Shirley J. McCready

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A heat-soluble protein present in substantial quantities in Typha latifolia pollen was purified to homogeneity. The protein was subjected to cyanogen bromide cleavage, and the peptides produced were separated by HPLC chromatography and sequenced. The two sequences determined were found to be related to the putative D76 LEA protein from Brassica napus seeds(More)
Schizosaccharomyces pombe cells deficient in nucleotide excision repair (NER) are still able to remove photoproducts from cellular DNA, showing that there is a second pathway for repair of UV damage in this organism. We have characterized this repair pathway by cloning and disruption of the genomic gene encoding UV damage endonuclease (UVDE). Although uvde(More)
The PNM2- mutation of Saccharomyces cerevisiae eliminates the extrachromosomal element psi. PNM2 is closely linked to the omnipotent suppressor gene SUP35 (also previously identified as SUP2, SUF12, SAL3 and GST1). We cloned PNM2- and showed that PNM2 and SUP35 are the same gene. We sequenced the PNM2- mutant allele and found a single G-->A transition(More)
Following DNA damage or a block to DNA synthesis, checkpoint pathways act to arrest mitosis and prevent the attempted segregation of damaged or unreplicated DNA. The rad17 locus of Schizosaccharomyces pombe is one of seven known radiation-sensitive (rad) loci which are absolutely required to prevent mitosis following DNA damage in fission yeast. Six of(More)
Halobacterium is one of the few known Archaea that tolerates high levels of sunlight in its natural environment. Photoreactivation is probably its most important strategy for surviving UV irradiation and we have shown that both of the major UV photoproducts, cyclobutane pyrimidine dimers (CPDs) and (6-4) photoproducts, can be very efficiently repaired by(More)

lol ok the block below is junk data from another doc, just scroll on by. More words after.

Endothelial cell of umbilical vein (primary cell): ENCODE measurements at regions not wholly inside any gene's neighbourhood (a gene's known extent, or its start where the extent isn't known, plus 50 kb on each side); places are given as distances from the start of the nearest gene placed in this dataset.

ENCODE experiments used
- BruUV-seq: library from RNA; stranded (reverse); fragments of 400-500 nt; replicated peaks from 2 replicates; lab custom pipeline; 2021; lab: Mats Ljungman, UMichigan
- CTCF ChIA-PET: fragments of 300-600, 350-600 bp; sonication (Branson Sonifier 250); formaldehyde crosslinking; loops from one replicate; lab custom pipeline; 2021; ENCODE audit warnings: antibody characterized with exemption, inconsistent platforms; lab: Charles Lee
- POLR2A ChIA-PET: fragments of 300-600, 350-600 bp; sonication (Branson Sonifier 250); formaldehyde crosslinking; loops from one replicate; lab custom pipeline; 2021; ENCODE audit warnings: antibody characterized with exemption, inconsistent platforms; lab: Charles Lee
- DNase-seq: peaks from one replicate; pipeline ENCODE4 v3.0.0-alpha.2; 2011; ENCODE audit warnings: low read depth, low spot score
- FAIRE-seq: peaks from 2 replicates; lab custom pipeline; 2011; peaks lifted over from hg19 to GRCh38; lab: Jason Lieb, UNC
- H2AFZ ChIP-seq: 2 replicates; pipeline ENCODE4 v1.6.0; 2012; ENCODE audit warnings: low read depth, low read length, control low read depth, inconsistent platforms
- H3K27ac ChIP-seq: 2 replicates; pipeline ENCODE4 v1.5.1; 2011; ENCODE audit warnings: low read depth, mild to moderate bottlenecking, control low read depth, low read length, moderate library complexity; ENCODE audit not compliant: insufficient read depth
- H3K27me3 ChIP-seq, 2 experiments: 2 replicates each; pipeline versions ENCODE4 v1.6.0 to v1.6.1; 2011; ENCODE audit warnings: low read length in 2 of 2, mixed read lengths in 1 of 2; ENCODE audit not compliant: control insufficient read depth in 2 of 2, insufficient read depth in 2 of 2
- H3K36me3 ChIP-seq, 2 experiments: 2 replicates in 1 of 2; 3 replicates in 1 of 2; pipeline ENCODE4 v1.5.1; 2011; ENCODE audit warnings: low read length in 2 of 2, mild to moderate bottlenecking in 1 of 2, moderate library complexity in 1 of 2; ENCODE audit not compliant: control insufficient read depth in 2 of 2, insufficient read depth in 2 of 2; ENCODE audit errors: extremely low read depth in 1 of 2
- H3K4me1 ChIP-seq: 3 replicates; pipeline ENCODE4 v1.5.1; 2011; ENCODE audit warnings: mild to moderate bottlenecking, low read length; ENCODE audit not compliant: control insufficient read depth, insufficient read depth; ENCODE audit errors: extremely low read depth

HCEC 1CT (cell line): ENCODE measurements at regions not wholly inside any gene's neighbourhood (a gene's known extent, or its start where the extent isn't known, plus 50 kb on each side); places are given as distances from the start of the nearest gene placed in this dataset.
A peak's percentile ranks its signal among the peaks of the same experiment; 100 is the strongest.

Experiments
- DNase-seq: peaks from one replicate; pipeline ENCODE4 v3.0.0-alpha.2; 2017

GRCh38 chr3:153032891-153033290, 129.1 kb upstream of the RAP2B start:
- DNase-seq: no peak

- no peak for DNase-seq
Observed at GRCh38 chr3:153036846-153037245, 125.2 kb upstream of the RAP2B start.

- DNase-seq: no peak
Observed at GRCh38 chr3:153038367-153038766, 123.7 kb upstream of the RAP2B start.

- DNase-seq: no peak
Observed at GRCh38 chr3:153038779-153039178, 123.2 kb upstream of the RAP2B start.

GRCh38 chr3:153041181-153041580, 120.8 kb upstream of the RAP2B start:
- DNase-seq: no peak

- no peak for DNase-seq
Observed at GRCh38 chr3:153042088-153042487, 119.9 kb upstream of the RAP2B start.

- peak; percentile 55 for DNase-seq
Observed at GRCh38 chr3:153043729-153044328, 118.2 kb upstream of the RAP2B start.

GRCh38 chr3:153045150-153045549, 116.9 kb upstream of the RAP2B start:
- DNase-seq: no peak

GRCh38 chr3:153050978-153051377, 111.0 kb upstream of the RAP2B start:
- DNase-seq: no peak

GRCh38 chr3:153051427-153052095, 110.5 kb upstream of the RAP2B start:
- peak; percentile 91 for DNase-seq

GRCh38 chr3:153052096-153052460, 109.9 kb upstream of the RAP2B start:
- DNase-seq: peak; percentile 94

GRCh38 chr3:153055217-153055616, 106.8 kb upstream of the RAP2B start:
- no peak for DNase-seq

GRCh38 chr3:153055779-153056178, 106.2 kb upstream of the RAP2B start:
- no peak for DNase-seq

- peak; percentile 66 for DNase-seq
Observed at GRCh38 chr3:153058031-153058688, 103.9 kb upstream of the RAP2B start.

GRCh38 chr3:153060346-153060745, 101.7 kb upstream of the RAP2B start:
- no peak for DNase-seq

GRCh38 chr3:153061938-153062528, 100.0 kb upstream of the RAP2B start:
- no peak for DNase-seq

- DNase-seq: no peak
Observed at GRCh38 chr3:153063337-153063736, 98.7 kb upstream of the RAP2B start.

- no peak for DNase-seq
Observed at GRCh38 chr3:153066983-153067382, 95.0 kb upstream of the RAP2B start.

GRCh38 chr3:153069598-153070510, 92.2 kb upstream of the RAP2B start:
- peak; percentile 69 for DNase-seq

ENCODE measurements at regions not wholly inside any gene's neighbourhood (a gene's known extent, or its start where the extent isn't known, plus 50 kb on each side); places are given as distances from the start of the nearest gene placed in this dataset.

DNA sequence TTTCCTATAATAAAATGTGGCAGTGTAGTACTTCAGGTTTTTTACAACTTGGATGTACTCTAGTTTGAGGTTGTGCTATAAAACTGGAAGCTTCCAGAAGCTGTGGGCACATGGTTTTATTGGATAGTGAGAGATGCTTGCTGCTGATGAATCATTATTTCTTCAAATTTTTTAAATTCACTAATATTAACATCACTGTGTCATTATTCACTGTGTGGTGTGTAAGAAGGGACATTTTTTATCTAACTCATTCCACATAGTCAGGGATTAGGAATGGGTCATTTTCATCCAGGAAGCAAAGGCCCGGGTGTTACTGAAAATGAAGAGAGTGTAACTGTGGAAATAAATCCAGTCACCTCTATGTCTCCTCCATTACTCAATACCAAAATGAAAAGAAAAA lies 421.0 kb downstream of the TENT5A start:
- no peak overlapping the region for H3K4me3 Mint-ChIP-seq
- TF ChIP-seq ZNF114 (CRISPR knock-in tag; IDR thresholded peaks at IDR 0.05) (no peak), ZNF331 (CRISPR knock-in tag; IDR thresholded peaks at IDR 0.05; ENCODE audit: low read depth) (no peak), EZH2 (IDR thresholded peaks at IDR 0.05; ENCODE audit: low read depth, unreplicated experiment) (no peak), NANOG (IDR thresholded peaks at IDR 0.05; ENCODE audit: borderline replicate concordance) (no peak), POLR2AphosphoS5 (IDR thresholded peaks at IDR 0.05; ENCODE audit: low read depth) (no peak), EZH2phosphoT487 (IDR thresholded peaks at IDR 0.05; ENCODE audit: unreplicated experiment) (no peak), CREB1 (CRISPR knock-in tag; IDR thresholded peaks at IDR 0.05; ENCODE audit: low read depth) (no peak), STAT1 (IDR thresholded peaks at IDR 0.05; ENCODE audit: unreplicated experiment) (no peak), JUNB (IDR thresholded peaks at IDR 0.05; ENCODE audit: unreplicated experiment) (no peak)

BACKGROUND A variety of strategies for survival of UV irradiation are used by cells, ranging from repair of UV-damaged DNA, cell cycle arrest, tolerance of unrepaired UV photoproducts, and shielding from UV light. Some of these responses involve UV-inducible genes, including the SOS response in bacteria and an array of genes in eukaryotes. To address the(More)
BACKGROUND Sequenced archaeal genomes contain a variety of bacterial and eukaryotic DNA repair gene homologs, but relatively little is known about how these microorganisms actually perform DNA repair. At least some archaea, including the extreme halophile Halobacterium sp. NRC-1, are able to repair ultraviolet light (UV) induced DNA damage in the absence of(More)
In common with other apicomplexan parasites, Plasmodium falciparum, a causative organism of human malaria, harbours a residual plastid derived from an ancient secondary endosymbiotic acquisition of an alga. The function of the 35 kb plastid genome is unknown, but its evolutionary origin and genetic content make it a likely target for chemotherapy. Pulsed(More)
BACKGROUND AND AIMS The plants that have remained in the contaminated areas around Chernobyl since 1986 encapsulate the effects of radiation. Such plants are chronically exposed to radionuclides that they have accumulated internally as well as to alpha-, beta- and gamma-emitting radionuclides from external sources and from the soil. This radiation leads to(More)
The rad18 mutant of Schizosaccharomyces pombe is very sensitive to killing by both UV and gamma radiation. We have cloned and sequenced the rad18 gene and isolated and sequenced its homolog from Saccharomyces cerevisiae, designated RHC18. The predicted Rad18 protein has all the structural properties characteristic of the SMC family of proteins, suggesting a(More)